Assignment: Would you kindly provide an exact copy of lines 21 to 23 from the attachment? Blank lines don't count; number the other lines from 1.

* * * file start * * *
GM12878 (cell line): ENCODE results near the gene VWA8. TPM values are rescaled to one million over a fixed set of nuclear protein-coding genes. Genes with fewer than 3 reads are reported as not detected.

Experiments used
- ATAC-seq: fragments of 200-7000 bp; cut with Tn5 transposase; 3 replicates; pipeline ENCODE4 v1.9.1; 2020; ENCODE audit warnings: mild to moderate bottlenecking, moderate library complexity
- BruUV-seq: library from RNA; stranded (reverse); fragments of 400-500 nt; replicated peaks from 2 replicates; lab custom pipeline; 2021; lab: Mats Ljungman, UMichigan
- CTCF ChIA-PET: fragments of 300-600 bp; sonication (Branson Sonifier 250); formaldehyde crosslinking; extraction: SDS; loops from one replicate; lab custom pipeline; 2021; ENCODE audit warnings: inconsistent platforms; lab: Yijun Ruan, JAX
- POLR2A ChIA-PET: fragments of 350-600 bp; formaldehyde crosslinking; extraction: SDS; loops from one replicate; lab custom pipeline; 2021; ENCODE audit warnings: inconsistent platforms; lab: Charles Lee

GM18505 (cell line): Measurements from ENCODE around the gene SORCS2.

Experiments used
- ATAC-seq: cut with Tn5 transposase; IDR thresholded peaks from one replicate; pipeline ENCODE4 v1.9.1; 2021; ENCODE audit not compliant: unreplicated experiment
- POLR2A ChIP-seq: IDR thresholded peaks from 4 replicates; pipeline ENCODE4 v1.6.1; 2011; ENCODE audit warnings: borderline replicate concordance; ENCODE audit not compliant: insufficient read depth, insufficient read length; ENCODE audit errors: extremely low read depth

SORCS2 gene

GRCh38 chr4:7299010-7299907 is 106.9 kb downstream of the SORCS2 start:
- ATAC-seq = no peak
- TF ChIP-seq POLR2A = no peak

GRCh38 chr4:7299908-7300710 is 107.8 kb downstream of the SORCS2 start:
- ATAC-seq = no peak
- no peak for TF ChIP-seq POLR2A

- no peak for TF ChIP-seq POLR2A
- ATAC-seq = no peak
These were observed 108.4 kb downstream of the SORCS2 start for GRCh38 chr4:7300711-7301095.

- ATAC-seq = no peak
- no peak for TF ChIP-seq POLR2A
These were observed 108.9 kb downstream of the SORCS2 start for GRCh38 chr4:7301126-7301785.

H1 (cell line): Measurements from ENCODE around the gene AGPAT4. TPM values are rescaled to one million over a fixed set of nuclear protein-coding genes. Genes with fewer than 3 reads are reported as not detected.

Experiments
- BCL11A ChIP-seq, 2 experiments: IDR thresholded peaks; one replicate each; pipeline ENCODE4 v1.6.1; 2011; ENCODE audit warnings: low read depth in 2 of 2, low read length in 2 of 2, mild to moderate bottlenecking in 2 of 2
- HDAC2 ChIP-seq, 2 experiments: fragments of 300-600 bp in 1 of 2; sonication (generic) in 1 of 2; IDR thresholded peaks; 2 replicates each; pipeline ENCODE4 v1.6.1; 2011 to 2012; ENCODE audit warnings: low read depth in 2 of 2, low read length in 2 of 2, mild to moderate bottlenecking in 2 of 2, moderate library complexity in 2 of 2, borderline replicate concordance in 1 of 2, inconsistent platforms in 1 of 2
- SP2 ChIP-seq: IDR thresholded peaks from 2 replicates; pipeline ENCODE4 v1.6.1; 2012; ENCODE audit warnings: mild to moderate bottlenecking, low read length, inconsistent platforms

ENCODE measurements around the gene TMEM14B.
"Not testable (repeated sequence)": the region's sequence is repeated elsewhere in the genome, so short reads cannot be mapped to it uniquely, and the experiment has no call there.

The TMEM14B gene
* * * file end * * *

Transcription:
- ATAC-seq = no peak
- no peak for TF ChIP-seq POLR2A
These were observed 108.9 kb downstream of the SORCS2 start for GRCh38 chr4:7301126-7301785.